The American Soybean Association (ASA) on Monday welcomed the "positive" outcome from the weekend meeting between the U.S. and Chinese leaders in Argentina, calling for repairing the "damage done to our trade relations with China."
Soybeans are loaded into a grain cart during harvest in Wyanet, Illinois, U.S., on Tuesday, Sept. 18, 2018. [File photo: VCG]
"This is the first positive news we've seen after months of downturned prices and halted shipments," said ASA president John Heisdorffer in a statement released on Monday.
Chinese President Xi Jinping and his U.S. counterpart, Donald Trump, agreed Saturday on the sidelines of the G20 meeting in Buenos Aires to take measures to ease bilateral trade tensions. They agreed not to impose new additional tariffs, and to step up negotiations toward the removal of all additional tariffs and reaching a concrete deal that is mutually beneficial and win-win.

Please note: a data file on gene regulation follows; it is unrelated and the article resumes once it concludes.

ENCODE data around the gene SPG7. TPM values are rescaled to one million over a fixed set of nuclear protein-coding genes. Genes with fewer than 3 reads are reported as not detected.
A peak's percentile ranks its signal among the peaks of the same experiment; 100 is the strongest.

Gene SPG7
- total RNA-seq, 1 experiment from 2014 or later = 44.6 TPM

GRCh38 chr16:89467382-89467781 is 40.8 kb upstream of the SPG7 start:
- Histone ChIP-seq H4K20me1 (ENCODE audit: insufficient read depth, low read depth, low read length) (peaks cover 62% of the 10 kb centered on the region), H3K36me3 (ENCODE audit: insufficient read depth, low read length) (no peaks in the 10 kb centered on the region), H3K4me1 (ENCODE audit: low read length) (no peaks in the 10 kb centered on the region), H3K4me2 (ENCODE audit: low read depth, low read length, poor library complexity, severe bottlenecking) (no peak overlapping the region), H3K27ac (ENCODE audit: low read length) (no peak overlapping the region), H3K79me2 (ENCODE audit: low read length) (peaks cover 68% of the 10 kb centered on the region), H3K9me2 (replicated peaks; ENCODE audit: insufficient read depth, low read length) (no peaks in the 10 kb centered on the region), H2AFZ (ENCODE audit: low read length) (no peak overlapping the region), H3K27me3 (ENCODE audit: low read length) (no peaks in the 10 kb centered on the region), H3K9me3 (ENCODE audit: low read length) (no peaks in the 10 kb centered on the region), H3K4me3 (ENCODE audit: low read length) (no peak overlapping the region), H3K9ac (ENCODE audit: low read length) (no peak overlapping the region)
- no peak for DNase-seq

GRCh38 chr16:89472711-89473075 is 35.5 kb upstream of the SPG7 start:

If this suspension of tariff increases leads to a longer-term agreement, it will be extremely positive for the soy industry, said the statement.
"We want to begin repairing damage done to our trade relations with China, which has been essential to successful soybean exports for years," said Heisdorffer, a soybean grower from Iowa state, in the statement.
China is the world's top soybean buyer. But amid the escalation of trade disputes, China cut down its soybean imports from the United States.